- 'Global excellence' plan gets the okay
- International Education Week begins
- Four paragraphs on four subjects
- Chris Redmond
- Communications and Public Affairs
Link of the day
When and where
Biology professor Anne Morgan, "Gardening Naturally Without Pesticides and Creating Biodiversity Around Us", Kitchener Public Library main branch, 12 noon.
Senate executive committee 3:30, Needles Hall room 3004
Computational mathematics colloquium: Stephen Vavasis, combinatorics and optimization, "Robust Solution of Hyperelastic Solids with Large Boundary Deformation", 3:30, Math and Computer room 5158.
Career workshop: "Working Effectively in Another Culture" 4:30, Tatham Centre room 1208, registration online.
Economics students 'referencing workshop' by Lori Curtis (Canada Research Chair) and Christy Branston (UW library), with advice on finding resources, 6 p.m., Math and Computer room 2017.
Town hall meeting for faculty and staff with president David Johnston and provost Amit Chakma, Tuesday, 4 to 5 pm., Humanities Theatre.
Tennis workshop sponsored by Campus Recreation, Tuesday 7 p.m., Waterloo Tennis Club, register at athletics department, Physical Activities Complex, $15.
Retirees Association fall luncheon Wednesday 11:30, Sunshine Centre, Luther Village, details online.
Math international exchange programs information session Wednesday 4 p.m., Math and Computer room 5158.
Hagey Lecture: journalist Seymour Hersh, "US Foreign Policy in the Middle East", Wednesday 8:00 p.m., Humanities Theatre, no tickets required. Student colloquium, "National Security and Investigative Journalism", Wednesday 1:30, Davis Centre room 1301 or 1302.
Adrienne Clarkson, former Governor General of Canada, speaks about her new book, Heart Matters, Thursday 7 p.m., Humanities Theatre. Tickets $5 for students, faculty and staff from UW bookstore, $10 general admission from Humanities box office.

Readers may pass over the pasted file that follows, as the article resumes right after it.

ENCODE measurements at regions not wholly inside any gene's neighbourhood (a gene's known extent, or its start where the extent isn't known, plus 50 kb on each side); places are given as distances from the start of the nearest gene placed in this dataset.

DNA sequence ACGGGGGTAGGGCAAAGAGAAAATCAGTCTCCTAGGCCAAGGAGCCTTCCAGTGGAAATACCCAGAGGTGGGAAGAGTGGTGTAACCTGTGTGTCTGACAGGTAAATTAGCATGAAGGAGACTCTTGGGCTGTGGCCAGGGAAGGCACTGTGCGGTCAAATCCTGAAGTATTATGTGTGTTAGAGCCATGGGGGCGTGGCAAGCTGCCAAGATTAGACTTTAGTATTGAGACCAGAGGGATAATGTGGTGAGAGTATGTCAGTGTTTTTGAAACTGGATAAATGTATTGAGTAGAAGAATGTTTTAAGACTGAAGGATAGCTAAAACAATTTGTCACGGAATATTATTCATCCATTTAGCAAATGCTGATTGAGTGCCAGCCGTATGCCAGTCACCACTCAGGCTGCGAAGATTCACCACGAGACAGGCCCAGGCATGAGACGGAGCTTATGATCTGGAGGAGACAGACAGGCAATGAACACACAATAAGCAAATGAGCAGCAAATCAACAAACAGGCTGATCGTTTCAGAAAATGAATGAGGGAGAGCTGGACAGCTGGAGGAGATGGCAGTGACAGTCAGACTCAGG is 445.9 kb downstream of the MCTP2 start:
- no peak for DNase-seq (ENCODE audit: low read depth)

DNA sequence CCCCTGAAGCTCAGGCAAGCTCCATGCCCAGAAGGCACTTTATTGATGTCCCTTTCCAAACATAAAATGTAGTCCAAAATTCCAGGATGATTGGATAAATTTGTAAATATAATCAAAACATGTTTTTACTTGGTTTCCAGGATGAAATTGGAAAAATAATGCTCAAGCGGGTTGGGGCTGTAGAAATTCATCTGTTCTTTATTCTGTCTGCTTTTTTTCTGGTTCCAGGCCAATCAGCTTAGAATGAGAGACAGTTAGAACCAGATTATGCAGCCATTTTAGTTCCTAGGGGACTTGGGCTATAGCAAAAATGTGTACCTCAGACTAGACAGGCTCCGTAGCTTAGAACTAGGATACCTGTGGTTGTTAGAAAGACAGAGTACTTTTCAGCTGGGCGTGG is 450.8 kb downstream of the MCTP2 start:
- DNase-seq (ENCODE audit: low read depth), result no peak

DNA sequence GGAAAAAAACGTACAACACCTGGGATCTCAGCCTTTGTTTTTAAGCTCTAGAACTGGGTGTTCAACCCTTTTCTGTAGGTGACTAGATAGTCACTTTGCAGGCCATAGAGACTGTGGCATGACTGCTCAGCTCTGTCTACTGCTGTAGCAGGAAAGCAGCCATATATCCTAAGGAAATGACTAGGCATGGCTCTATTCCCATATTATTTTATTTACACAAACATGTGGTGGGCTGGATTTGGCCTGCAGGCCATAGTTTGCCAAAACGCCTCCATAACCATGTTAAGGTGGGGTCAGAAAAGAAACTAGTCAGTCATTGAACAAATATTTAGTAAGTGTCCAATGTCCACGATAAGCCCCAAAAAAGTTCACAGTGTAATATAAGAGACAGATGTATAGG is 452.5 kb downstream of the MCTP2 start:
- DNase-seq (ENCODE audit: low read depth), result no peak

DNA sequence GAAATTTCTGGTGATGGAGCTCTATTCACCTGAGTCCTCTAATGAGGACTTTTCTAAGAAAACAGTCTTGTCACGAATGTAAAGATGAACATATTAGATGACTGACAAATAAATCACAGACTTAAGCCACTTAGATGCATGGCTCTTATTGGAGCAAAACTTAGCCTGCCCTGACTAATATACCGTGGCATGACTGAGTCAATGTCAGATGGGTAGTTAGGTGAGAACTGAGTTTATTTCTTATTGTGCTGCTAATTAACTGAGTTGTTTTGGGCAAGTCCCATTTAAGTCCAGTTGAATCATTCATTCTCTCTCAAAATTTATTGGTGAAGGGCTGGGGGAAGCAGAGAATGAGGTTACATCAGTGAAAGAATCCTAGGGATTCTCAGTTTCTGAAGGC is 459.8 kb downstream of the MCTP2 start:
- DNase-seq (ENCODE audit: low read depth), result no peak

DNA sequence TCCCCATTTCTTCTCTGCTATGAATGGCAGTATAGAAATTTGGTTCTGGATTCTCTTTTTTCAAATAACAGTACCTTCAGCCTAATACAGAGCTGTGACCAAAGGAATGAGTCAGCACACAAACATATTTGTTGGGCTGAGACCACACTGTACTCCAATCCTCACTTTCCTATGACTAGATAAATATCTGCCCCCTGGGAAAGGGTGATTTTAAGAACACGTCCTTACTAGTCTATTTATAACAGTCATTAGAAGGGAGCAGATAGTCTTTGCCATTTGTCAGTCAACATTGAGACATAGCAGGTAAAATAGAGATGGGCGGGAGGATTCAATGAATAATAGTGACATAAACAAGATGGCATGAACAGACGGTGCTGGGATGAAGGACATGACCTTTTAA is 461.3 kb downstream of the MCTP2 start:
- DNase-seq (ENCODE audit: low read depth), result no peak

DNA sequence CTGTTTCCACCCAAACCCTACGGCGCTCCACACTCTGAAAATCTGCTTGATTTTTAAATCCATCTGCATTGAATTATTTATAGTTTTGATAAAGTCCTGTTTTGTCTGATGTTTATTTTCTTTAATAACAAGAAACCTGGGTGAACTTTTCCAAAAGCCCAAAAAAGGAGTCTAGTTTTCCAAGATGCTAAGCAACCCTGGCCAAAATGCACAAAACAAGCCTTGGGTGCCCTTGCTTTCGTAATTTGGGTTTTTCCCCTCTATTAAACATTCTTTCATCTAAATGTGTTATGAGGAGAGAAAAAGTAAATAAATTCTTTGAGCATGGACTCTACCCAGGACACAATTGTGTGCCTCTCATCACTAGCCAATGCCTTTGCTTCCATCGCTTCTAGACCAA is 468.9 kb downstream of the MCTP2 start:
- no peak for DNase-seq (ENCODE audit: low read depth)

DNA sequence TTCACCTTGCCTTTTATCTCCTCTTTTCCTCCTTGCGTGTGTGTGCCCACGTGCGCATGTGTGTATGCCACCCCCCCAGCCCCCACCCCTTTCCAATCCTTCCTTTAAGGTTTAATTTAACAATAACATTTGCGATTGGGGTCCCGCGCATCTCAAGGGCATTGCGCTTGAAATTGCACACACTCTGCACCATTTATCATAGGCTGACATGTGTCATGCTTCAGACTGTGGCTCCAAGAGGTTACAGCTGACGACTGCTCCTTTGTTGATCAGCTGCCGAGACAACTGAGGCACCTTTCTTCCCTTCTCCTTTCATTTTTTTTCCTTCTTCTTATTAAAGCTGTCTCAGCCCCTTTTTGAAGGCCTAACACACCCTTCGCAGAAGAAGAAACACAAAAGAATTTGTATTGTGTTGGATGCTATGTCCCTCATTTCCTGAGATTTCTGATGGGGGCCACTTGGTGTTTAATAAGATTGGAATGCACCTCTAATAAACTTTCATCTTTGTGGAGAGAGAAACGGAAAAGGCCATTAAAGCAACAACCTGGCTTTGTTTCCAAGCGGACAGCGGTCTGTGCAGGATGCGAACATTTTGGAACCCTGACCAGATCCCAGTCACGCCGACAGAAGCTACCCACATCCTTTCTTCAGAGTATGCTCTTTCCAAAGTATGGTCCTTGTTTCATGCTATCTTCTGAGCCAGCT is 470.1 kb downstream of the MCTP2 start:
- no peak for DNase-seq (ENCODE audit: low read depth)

Math Society charity ball November 10, details online, ticket sales end today.
Darfur genocide conference sponsored by UW Genocide Action Group and Waterloo Public Interest Research Group, Sunday, November 12, 1 to 6 p.m., Davis Centre room 1350.
PhD oral defences
Electrical and computer engineering. Stella Chang, "Design, Optimization and Fabrication of Amorphous Silicon Tunable RF MEMS Inductors and Transformers." Supervisor, Siva Sivoththaman. On display in the faculty of engineering, CPH 4305. Oral defence Wednesday, November 29, 1:30 p.m., CEIT room 3142.
Chemical engineering. Zhenli Wei, "Direct Catalytic Hydrogenation of Unsaturated Diene-Based Polymers in Latex Form." Supervisors, G. Rempel and Q. Pan. On display in the faculty of engineering, CPH 4305. Oral defence Friday, December 1, 9 a.m., Doug Wright Engineering room 2534.
Chemical engineering. Weishu Zhao, "Mass Transfer to/from Distributed Sinks/Sources in Porous Media." Supervisor, M. Ioannidis. On display in the faculty of engineering, CPH 4305. Oral defence Monday, December 4, 1 p.m., Doug Wright Engineering room 2534.
Mechanical and mechatronics engineering. Oleg Orlov, "The Three-Dimensional Damage Percolation Model." Supervisor, Mike Worswick. On display in the faculty of engineering, CPH 4305. Oral defence Tuesday, December 5, 9:30 a.m., Engineering II room 2354F.
How too, too wearying was the life of idle young gentlemen in the later Victorian era. That's Brendan Riggs (as Jack) and Brad Cook (as Algernon) in one of the few quiet moments in Oscar Wilde's "The Importance of Being Earnest". The classic comedy will be staged by UW's drama department next week in the Theatre of the Arts.